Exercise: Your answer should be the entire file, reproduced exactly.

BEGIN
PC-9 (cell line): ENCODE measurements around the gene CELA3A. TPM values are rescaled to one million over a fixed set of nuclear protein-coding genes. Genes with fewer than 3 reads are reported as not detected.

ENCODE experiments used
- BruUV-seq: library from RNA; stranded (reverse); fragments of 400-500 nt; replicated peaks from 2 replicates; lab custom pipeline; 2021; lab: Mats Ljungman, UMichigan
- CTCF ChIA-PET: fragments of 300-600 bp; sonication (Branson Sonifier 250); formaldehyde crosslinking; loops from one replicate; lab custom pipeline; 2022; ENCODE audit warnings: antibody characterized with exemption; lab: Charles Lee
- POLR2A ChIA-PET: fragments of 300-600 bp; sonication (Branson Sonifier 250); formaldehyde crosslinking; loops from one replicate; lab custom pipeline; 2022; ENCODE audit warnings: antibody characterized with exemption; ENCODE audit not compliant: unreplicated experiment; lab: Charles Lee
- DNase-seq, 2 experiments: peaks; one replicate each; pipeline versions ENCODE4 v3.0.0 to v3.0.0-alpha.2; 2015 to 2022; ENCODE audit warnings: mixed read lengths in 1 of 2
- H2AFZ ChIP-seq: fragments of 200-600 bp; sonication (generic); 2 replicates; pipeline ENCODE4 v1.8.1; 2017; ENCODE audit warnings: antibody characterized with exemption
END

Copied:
PC-9 (cell line): ENCODE measurements around the gene CELA3A. TPM values are rescaled to one million over a fixed set of nuclear protein-coding genes. Genes with fewer than 3 reads are reported as not detected.

ENCODE experiments used
- BruUV-seq: library from RNA; stranded (reverse); fragments of 400-500 nt; replicated peaks from 2 replicates; lab custom pipeline; 2021; lab: Mats Ljungman, UMichigan
- CTCF ChIA-PET: fragments of 300-600 bp; sonication (Branson Sonifier 250); formaldehyde crosslinking; loops from one replicate; lab custom pipeline; 2022; ENCODE audit warnings: antibody characterized with exemption; lab: Charles Lee
- POLR2A ChIA-PET: fragments of 300-600 bp; sonication (Branson Sonifier 250); formaldehyde crosslinking; loops from one replicate; lab custom pipeline; 2022; ENCODE audit warnings: antibody characterized with exemption; ENCODE audit not compliant: unreplicated experiment; lab: Charles Lee
- DNase-seq, 2 experiments: peaks; one replicate each; pipeline versions ENCODE4 v3.0.0 to v3.0.0-alpha.2; 2015 to 2022; ENCODE audit warnings: mixed read lengths in 1 of 2
- H2AFZ ChIP-seq: fragments of 200-600 bp; sonication (generic); 2 replicates; pipeline ENCODE4 v1.8.1; 2017; ENCODE audit warnings: antibody characterized with exemption